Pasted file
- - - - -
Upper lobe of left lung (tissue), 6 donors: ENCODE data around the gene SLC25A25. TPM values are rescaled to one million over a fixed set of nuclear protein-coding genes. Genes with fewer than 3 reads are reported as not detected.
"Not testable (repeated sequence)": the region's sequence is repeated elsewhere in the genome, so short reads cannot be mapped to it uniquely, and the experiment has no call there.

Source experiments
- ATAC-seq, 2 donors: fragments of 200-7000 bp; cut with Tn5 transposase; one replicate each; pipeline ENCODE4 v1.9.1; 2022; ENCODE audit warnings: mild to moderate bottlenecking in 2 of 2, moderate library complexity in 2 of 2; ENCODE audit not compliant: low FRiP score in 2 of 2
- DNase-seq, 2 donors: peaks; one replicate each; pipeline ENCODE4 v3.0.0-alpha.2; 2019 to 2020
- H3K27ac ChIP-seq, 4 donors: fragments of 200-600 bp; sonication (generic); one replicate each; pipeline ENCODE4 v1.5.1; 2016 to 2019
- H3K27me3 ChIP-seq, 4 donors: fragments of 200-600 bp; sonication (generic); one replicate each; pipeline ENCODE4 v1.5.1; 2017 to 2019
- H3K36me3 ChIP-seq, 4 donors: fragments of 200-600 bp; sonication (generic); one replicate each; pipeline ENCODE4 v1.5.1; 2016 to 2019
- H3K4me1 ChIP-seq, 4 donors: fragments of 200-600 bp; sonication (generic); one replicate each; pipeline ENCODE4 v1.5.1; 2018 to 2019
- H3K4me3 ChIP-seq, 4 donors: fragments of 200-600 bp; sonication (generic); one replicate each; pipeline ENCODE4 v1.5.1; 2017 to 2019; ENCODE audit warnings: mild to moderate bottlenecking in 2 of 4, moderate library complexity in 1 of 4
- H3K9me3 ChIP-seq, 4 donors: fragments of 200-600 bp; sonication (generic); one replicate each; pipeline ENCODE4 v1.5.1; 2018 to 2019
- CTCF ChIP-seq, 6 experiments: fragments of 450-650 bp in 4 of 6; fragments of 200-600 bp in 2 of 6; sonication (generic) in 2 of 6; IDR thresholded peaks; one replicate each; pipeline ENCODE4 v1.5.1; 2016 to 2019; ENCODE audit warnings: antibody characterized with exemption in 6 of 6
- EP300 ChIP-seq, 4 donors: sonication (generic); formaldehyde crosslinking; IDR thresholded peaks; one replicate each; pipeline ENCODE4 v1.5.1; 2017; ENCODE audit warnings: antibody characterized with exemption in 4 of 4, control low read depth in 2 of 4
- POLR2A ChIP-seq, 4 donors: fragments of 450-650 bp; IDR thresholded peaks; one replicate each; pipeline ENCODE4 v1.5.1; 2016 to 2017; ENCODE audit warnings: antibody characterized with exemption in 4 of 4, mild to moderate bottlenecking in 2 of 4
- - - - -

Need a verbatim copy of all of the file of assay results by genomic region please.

Upper lobe of left lung (tissue), 6 donors: ENCODE data around the gene SLC25A25. TPM values are rescaled to one million over a fixed set of nuclear protein-coding genes. Genes with fewer than 3 reads are reported as not detected.
"Not testable (repeated sequence)": the region's sequence is repeated elsewhere in the genome, so short reads cannot be mapped to it uniquely, and the experiment has no call there.

Source experiments
- ATAC-seq, 2 donors: fragments of 200-7000 bp; cut with Tn5 transposase; one replicate each; pipeline ENCODE4 v1.9.1; 2022; ENCODE audit warnings: mild to moderate bottlenecking in 2 of 2, moderate library complexity in 2 of 2; ENCODE audit not compliant: low FRiP score in 2 of 2
- DNase-seq, 2 donors: peaks; one replicate each; pipeline ENCODE4 v3.0.0-alpha.2; 2019 to 2020
- H3K27ac ChIP-seq, 4 donors: fragments of 200-600 bp; sonication (generic); one replicate each; pipeline ENCODE4 v1.5.1; 2016 to 2019
- H3K27me3 ChIP-seq, 4 donors: fragments of 200-600 bp; sonication (generic); one replicate each; pipeline ENCODE4 v1.5.1; 2017 to 2019
- H3K36me3 ChIP-seq, 4 donors: fragments of 200-600 bp; sonication (generic); one replicate each; pipeline ENCODE4 v1.5.1; 2016 to 2019
- H3K4me1 ChIP-seq, 4 donors: fragments of 200-600 bp; sonication (generic); one replicate each; pipeline ENCODE4 v1.5.1; 2018 to 2019
- H3K4me3 ChIP-seq, 4 donors: fragments of 200-600 bp; sonication (generic); one replicate each; pipeline ENCODE4 v1.5.1; 2017 to 2019; ENCODE audit warnings: mild to moderate bottlenecking in 2 of 4, moderate library complexity in 1 of 4
- H3K9me3 ChIP-seq, 4 donors: fragments of 200-600 bp; sonication (generic); one replicate each; pipeline ENCODE4 v1.5.1; 2018 to 2019
- CTCF ChIP-seq, 6 experiments: fragments of 450-650 bp in 4 of 6; fragments of 200-600 bp in 2 of 6; sonication (generic) in 2 of 6; IDR thresholded peaks; one replicate each; pipeline ENCODE4 v1.5.1; 2016 to 2019; ENCODE audit warnings: antibody characterized with exemption in 6 of 6
- EP300 ChIP-seq, 4 donors: sonication (generic); formaldehyde crosslinking; IDR thresholded peaks; one replicate each; pipeline ENCODE4 v1.5.1; 2017; ENCODE audit warnings: antibody characterized with exemption in 4 of 4, control low read depth in 2 of 4
- POLR2A ChIP-seq, 4 donors: fragments of 450-650 bp; IDR thresholded peaks; one replicate each; pipeline ENCODE4 v1.5.1; 2016 to 2017; ENCODE audit warnings: antibody characterized with exemption in 4 of 4, mild to moderate bottlenecking in 2 of 4